Austin Forey, Manager, JPMorgan Emerging Markets.
Investors have to put today’s market nerves into historical context. Unlike the 1990s, today we have floating currencies in many more emerging markets and hold much larger foreign exchange reserves. Having floating rather than fixed rate currencies acts like a pressure valve on emerging markets – it means that tension gets released on a daily basis and in reaction and alignment to the world’s major currencies. This may mean sharper daily volatility but it creates continual rebalancing instead of perpetuating a broken system.
It’s a big mistake to take a blanket approach to emerging markets and tar them all with the same brush. We’re talking about a part of the world that represents 80% of the world’s population and 50% of its GDP, so of course there are huge variations, geographically, culturally and economically. That is why you see active management approaches still so prevalent in the market. Some areas have been punished on a price basis simply by virtue of their locations, whereas others carry significantly more risk, so you have to be selective.
When pessimism about an asset class is this strong, usually that is a compelling opportunity to buy at an attractive price if you have a long-term time horizon (5+ years). While caution is merited – cheap assets can always get cheaper, after all - it is worth remembering that beyond the noise there is a compelling case for higher risk emerging markets. There is always the potential for downside but we are in a historically cheap zone.
Within the JPMorgan Emerging Markets Investment Trust, our positioning is driven by bottom up stock decisions. We look to add value primarily through fundamental stock selection based on local knowledge and frequent company contact. The two pillars of our investment approach are understanding and valuation. We develop a deep understanding of companies over long periods through extensive discussions with management teams. We then determine the valuation of growth prospects that our understanding leads us to expect. Our experienced Emerging Markets Equity Team consists of 38 dedicated investment professionals, with an average of over 12 years’ experience in the asset class. We combine the global perspective of our senior GEM portfolio managers, who have invested together through many business cycles, with the sector expertise of our analysts and local market knowledge of our regional portfolio managers.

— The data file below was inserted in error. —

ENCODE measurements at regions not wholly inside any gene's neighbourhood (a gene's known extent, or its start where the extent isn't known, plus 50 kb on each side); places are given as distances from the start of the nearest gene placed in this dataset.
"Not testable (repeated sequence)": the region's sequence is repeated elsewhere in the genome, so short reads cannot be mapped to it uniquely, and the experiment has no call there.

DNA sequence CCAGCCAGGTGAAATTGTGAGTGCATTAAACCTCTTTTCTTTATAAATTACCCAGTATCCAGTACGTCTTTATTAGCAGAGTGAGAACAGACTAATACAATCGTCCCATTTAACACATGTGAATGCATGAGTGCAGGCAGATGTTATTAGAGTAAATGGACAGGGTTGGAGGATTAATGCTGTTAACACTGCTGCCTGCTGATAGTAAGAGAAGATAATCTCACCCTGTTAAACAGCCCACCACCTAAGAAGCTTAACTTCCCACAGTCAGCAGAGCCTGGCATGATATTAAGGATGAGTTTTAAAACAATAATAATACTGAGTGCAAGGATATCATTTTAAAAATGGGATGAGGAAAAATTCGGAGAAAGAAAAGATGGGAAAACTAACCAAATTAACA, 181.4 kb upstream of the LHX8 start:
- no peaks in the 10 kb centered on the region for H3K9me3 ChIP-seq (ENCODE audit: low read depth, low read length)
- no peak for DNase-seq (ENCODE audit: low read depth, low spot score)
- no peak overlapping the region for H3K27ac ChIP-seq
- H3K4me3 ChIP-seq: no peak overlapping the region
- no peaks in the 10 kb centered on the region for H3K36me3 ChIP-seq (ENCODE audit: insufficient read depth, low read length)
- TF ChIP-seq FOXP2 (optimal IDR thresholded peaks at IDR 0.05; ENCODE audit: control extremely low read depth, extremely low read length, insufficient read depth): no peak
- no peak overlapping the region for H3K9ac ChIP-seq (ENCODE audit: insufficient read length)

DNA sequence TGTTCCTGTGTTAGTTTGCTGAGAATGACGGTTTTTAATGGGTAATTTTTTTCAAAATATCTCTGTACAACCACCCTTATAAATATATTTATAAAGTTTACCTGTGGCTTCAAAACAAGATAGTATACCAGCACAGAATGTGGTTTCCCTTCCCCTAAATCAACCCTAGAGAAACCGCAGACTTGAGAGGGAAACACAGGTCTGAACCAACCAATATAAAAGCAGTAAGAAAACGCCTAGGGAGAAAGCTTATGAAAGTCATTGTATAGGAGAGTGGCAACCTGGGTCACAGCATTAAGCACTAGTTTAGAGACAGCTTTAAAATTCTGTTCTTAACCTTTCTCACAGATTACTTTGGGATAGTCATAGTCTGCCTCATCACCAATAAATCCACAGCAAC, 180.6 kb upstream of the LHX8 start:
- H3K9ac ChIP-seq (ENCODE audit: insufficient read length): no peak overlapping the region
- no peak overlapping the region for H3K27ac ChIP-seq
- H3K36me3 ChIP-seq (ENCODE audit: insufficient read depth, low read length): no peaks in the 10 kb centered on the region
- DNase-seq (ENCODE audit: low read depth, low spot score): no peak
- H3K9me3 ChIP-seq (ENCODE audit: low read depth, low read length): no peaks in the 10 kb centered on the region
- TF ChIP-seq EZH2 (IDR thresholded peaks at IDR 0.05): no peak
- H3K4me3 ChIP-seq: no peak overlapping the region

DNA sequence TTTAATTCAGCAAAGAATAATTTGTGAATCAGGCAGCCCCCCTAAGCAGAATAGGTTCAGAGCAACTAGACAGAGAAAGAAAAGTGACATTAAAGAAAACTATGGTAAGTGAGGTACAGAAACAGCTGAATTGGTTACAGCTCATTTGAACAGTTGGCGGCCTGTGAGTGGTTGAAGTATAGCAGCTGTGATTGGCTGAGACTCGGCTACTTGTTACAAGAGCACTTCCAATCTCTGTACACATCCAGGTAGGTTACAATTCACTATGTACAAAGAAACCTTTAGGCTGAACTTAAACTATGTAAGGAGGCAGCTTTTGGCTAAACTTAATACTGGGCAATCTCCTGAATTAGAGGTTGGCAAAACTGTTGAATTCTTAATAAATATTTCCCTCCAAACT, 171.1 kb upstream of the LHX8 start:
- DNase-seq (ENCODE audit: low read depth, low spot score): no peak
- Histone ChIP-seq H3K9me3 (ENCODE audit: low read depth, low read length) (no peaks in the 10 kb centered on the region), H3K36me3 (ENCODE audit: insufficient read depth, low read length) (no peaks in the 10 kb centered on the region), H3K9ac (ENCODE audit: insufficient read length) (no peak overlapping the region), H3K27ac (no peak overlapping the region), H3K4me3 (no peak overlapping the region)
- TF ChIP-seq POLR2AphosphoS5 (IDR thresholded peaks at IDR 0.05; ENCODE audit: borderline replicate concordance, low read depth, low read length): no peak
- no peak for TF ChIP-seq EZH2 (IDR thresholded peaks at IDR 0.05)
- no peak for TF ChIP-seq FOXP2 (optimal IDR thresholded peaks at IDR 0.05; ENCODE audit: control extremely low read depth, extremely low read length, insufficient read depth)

Despite the broader global macro environment, we have not made big changes to asset allocation. We continue to be underweight in current account surplus markets of Korea and Taiwan, this is unlikely to change as we just don’t find the types of businesses we want to own in these countries, notably long term growth opportunities are less plentiful. In contrast, with emerging markets currencies in generally looking cheap (to our long term fair value), we remain overweight particularly in countries like India, South Africa and Brazil. Changes made on an individual stock level are driven by our view on their economics, duration and governance and through due diligence conducted by our team of analysts. By sector, we have a consumer bias and are anti-cyclical – meaning underweights in Energy and Materials.
It is important in the current environment, for investors to remember the long term story. Emerging Markets is more sentiment and confidence driven than other asset classes. Right now, buying emerging markets is neither obvious or popular – but buy before it is obvious, because the obvious thing is almost always wrong!